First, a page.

That pop of yellow among the blue-green pines and firs.  Frost on the windshield of the car.  The sound of an elk bugling in the distance.

Signs of fall are all around.  While some lament the passing of summer, I’m not among them.  I’ve never been a fan of hot weather, but it’s the sights and sounds of autumn that excite me.  I once told a co-worker that my optimal hiking day is during a crisp fall day in the Rockies.  Give me a sunny, but cool day with that nip in that air — a high of around 50 and a low hovering right at the freezing mark.  The cool weather invigorates me — I feel like I can hike forever.  It feels good to put that extra jacket on, or perhaps even don a knit hat for the first time in months.

But it’s the colors that really get to me during autumn.  As someone who lived in New England, I heard over and over again the best fall colors dot the hillsides of Vermont and New Hampshire.  And yes, I’ll grant you the maples and oaks do produce a spectacular color display.

But there’s something about the backdrop of deep green pine, fir and spruce with brilliant yellows and oranges mixed in that makes me say, “Wow!”  Add in a peak lightly dusted with snow, and to me you have the perfect  calendar photo for September.  Theses days, I can an eye on the calendar and make a special trip to Estes Park just to take in all that gold, orange and red.

For four summers, I worked seasonally as a Park Ranger at Rocky Mountain National Park.  Living in Nederland, I drove almost 45 miles each way, totaling more than an hour of driving.  Some days that drive seemed really long.  But come September, I relished every curve, every mile of that road.  Because every day brought a new vista of fall technicolor on full display.  So many times I would find myself stopping by the side of the road, taking it all in.  Photos didn’t do it justice.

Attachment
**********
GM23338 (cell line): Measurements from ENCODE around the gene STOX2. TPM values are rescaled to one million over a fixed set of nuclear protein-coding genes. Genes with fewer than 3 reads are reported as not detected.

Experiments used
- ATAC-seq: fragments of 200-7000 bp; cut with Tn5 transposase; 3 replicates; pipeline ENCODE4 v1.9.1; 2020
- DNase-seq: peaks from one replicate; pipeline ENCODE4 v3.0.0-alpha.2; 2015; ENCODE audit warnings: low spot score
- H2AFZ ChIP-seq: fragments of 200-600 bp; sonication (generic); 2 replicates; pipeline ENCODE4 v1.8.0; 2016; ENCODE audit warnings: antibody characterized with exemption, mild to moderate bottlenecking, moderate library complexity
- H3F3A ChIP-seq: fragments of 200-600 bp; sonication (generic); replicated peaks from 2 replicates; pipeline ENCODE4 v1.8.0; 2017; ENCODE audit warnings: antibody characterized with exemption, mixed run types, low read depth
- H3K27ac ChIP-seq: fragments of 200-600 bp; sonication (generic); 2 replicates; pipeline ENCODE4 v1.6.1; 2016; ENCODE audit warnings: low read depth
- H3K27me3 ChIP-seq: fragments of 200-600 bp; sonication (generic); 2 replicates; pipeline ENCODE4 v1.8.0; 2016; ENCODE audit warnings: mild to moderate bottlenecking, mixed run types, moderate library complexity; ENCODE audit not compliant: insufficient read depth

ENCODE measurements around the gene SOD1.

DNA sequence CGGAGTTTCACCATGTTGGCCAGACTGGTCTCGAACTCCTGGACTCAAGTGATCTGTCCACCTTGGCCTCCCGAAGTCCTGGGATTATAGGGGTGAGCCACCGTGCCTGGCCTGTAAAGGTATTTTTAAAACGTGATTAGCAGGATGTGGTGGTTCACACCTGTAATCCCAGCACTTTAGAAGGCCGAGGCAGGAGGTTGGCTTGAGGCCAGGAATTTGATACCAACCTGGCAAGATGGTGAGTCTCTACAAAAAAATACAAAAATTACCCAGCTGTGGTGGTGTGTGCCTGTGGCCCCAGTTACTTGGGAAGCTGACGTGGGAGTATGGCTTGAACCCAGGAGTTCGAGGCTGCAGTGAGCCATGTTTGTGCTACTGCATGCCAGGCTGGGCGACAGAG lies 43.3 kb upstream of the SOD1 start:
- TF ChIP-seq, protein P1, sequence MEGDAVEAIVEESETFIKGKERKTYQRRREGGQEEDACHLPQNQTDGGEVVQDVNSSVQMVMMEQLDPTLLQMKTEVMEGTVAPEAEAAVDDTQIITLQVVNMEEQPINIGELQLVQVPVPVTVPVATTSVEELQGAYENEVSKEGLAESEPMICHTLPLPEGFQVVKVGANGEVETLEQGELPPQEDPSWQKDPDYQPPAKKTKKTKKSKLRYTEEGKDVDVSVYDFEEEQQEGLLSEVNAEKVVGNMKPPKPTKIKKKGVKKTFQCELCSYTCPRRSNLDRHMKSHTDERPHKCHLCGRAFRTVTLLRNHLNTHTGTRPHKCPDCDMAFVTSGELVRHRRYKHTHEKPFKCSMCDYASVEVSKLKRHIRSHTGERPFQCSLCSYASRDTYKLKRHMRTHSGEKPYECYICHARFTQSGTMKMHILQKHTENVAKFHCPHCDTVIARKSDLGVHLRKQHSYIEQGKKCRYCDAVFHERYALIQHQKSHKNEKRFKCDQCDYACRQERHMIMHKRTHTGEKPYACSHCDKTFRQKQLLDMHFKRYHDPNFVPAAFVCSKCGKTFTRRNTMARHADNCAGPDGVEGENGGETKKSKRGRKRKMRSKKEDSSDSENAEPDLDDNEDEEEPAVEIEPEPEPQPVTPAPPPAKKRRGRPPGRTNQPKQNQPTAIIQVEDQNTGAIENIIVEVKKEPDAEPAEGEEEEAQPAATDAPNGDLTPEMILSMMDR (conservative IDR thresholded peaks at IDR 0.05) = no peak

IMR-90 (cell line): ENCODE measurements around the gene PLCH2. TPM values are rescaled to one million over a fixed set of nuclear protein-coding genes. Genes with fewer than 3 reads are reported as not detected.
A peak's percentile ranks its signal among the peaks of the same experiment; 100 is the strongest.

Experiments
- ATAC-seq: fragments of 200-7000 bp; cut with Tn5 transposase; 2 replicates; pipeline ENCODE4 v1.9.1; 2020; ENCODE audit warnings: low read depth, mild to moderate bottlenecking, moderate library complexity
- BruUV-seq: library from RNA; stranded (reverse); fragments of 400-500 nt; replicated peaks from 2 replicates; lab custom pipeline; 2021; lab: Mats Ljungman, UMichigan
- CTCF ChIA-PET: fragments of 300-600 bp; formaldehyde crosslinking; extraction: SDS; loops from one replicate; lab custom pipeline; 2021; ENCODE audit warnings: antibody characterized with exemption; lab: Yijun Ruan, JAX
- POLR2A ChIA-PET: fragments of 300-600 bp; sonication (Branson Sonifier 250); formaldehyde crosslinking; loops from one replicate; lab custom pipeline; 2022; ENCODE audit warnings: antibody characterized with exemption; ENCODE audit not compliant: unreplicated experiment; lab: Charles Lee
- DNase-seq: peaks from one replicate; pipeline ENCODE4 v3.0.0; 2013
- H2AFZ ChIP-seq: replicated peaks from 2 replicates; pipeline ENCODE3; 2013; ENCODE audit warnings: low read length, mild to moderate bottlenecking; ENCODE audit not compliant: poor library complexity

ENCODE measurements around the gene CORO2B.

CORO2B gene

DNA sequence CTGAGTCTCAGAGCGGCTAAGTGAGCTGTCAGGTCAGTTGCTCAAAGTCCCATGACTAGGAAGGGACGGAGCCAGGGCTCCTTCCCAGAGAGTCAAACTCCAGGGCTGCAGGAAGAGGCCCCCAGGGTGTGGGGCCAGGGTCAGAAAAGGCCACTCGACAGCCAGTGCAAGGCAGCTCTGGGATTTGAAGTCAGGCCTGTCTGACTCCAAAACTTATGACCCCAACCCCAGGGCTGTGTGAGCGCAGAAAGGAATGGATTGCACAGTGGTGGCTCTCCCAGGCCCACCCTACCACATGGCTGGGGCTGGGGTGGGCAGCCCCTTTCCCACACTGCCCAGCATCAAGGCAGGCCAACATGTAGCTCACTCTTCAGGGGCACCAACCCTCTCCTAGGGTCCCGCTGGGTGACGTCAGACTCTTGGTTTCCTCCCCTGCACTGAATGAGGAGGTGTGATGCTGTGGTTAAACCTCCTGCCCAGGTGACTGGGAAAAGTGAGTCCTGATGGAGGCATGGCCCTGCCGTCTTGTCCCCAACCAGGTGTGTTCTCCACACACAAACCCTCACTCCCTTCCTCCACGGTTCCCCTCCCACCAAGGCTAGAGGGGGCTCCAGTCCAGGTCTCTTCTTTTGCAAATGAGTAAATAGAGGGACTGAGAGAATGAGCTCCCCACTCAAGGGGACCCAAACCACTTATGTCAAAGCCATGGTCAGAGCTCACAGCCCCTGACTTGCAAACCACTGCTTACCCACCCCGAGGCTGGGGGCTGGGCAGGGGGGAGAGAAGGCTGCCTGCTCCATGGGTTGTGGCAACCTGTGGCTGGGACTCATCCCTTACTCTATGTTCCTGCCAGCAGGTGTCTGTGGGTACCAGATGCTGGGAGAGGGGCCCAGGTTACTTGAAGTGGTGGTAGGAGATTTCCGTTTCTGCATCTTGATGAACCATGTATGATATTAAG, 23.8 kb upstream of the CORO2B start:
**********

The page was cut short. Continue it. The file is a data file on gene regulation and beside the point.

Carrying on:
Fall in the Rockies is magical.  Whether it’s the color change or the antics of the elk rut, it leaves me spell bound.  One day, a large bull elk bugled right outside the building I worked in.  I walked outside, and not 20 feet away, he stood.  Feeling as if I invaded his personal space, his rite of passage to speak to the cow elk, I stood quietly.  It’s one of those moments you feel lucky to witness.

If you’re lucky enough to live here, or even just be visiting during this very special time of year, enjoy.  Take some time to drive the Peak to Peak Highway, to hang out in a meadow and watch the elk, or to even go for a walk at Brainard Lake.

The grand finale to the greatest show is just about to begin…